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# Atheism discussion

240 replies to this topic

### #231 RainThinker

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Posted 22 December 2008 - 01:41 AM

All religions are actually forms of Atheism, an example: Christians are atheists to the Norse god's and the Egyptian gods, Regular Atheists have taken it one god further, not believing in God.
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### #232 sudheeran

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Posted 24 December 2008 - 09:18 AM

Hehe, I've wondered that myself. I mean, why does pi = 3.141592653589793238462643383279502884... and e = 2.7182818284...? Why not 5.3896476625092854657... or 278.5? They just seem so random, and yet they work out so perfectly in certain situations.

As from what I know, pi is simply the perimeter of a circle divided by its diameter. How can it be different from the value 3.14.....
Like the perimeter of a square divided by the diameter of an inscribing circle is 4.00. Diameter of the inscribing circle is the length of one side of the square. So the ratio has to be 4.00. How can it be different ? Similarly pi has to be 3.14... Do I sound naive? If so please excuse me. Other wise comments please.
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### #233 Frost

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Posted 24 December 2008 - 08:11 PM

As from what I know, pi is simply the perimeter of a circle divided by its diameter. How can it be different from the value 3.14.....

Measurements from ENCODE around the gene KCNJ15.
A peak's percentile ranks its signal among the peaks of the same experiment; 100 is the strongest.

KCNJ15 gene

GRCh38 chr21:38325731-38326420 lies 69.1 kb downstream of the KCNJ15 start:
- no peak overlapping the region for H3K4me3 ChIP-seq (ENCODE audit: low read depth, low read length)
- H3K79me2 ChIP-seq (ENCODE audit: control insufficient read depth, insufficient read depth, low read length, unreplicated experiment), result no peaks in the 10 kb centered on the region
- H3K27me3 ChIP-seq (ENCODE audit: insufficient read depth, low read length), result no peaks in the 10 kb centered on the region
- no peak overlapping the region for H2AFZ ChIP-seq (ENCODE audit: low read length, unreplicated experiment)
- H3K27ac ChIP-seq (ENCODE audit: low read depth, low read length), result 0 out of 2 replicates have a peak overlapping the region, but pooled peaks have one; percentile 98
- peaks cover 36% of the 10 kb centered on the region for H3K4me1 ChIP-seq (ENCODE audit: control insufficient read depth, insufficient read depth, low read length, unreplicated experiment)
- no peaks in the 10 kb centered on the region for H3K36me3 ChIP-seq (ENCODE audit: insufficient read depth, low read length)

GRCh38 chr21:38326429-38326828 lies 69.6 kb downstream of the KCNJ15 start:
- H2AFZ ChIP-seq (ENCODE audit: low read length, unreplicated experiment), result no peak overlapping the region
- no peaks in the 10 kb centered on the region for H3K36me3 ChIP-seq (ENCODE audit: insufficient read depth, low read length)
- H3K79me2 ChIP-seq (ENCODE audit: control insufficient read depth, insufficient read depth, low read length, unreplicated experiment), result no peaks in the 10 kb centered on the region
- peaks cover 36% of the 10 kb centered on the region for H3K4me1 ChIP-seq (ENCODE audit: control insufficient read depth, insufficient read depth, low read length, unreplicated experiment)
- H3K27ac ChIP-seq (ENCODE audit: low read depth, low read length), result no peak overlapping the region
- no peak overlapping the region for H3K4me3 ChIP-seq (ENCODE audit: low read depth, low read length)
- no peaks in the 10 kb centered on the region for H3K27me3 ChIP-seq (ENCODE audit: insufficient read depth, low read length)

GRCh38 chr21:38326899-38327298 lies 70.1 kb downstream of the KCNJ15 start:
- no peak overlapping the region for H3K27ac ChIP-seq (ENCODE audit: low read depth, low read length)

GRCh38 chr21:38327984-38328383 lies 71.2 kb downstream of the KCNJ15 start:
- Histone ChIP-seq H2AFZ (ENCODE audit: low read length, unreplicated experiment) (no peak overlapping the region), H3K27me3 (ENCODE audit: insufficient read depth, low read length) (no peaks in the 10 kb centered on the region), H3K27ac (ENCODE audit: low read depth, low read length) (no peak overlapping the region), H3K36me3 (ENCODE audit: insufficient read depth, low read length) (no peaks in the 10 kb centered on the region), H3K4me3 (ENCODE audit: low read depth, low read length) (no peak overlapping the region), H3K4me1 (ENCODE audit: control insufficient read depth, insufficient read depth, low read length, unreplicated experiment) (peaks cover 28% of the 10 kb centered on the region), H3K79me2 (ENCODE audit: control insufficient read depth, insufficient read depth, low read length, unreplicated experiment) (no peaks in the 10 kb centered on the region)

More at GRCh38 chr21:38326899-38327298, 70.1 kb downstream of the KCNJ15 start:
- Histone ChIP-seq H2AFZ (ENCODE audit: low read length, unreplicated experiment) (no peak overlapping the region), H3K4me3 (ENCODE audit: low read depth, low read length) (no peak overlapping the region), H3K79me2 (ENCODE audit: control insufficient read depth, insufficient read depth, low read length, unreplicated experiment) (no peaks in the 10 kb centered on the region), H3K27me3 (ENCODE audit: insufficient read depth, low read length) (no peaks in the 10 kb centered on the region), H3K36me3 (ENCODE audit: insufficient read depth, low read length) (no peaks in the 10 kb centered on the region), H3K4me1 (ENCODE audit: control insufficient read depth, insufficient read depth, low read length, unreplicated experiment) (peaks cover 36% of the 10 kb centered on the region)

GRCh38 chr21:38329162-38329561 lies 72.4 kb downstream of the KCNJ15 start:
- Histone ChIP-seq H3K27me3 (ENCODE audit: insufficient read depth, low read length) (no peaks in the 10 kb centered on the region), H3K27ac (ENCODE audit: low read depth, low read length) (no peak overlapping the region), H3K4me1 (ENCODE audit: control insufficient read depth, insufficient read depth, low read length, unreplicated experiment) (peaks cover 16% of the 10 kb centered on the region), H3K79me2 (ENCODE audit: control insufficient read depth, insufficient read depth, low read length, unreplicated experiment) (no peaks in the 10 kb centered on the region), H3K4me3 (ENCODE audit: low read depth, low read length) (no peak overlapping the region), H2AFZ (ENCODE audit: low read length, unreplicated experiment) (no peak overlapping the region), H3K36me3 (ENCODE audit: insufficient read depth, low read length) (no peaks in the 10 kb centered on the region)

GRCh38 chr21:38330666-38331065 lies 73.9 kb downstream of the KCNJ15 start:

Like the perimeter of a square divided by the diameter of an inscribing circle is 4.00. Diameter of the inscribing circle is the length of one side of the square. So the ratio has to be 4.00. How can it be different ? Similarly pi has to be 3.14... Do I sound naive? If so please excuse me. Other wise comments please.

Everyone knows that, it's just why? I know what pi is, but I was merely speculating on the fact that things could theoretically be different, like different physical properties or laws of motion or one of various other things. I'm not saying that it is ever different, just wondering if it's at all possible. Of course pi is pi, but imagine if it wasn't.
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### #234 unreality

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Posted 24 December 2008 - 09:19 PM

then we would be wondering why it was whatever it was instead lol

Pi is different, if you use a different numerical base or counting system or mathematical system (not sure if it changes in non-euclidean geometry) ;D

I think I linked something earlier why pi is close to 3
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### #235 Frost

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Posted 25 December 2008 - 05:11 AM

Pi is different, if you use a different numerical base or counting system or mathematical system (not sure if it changes in non-euclidean geometry) ;D

It still represents the same value, so no, it's not different in numerical sense, only it how it is written.
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### #236 octopuppy

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Posted 06 January 2009 - 02:59 PM

It still represents the same value, so no, it's not different in numerical sense, only it how it is written.